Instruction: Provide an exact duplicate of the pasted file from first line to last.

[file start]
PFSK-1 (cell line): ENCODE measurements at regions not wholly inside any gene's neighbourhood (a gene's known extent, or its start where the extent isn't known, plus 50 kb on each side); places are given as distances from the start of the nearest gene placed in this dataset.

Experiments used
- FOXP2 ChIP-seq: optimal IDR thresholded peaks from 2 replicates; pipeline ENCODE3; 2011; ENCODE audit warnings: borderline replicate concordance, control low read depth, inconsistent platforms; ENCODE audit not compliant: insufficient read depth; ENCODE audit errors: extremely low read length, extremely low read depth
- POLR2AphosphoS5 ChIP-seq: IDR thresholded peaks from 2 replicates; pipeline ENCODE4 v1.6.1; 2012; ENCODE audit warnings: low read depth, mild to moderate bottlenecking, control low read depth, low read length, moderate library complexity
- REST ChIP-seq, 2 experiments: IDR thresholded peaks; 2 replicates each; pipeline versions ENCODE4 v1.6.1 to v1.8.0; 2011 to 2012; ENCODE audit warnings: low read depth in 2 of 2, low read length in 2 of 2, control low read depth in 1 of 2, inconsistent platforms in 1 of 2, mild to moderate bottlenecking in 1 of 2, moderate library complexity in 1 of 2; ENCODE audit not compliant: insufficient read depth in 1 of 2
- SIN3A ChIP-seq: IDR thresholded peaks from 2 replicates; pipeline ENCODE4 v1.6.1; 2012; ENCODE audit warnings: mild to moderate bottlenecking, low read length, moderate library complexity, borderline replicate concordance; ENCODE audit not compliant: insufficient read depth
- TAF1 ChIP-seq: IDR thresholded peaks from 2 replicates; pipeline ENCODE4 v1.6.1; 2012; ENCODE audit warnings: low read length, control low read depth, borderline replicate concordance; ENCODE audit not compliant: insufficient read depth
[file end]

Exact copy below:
PFSK-1 (cell line): ENCODE measurements at regions not wholly inside any gene's neighbourhood (a gene's known extent, or its start where the extent isn't known, plus 50 kb on each side); places are given as distances from the start of the nearest gene placed in this dataset.

Experiments used
- FOXP2 ChIP-seq: optimal IDR thresholded peaks from 2 replicates; pipeline ENCODE3; 2011; ENCODE audit warnings: borderline replicate concordance, control low read depth, inconsistent platforms; ENCODE audit not compliant: insufficient read depth; ENCODE audit errors: extremely low read length, extremely low read depth
- POLR2AphosphoS5 ChIP-seq: IDR thresholded peaks from 2 replicates; pipeline ENCODE4 v1.6.1; 2012; ENCODE audit warnings: low read depth, mild to moderate bottlenecking, control low read depth, low read length, moderate library complexity
- REST ChIP-seq, 2 experiments: IDR thresholded peaks; 2 replicates each; pipeline versions ENCODE4 v1.6.1 to v1.8.0; 2011 to 2012; ENCODE audit warnings: low read depth in 2 of 2, low read length in 2 of 2, control low read depth in 1 of 2, inconsistent platforms in 1 of 2, mild to moderate bottlenecking in 1 of 2, moderate library complexity in 1 of 2; ENCODE audit not compliant: insufficient read depth in 1 of 2
- SIN3A ChIP-seq: IDR thresholded peaks from 2 replicates; pipeline ENCODE4 v1.6.1; 2012; ENCODE audit warnings: mild to moderate bottlenecking, low read length, moderate library complexity, borderline replicate concordance; ENCODE audit not compliant: insufficient read depth
- TAF1 ChIP-seq: IDR thresholded peaks from 2 replicates; pipeline ENCODE4 v1.6.1; 2012; ENCODE audit warnings: low read length, control low read depth, borderline replicate concordance; ENCODE audit not compliant: insufficient read depth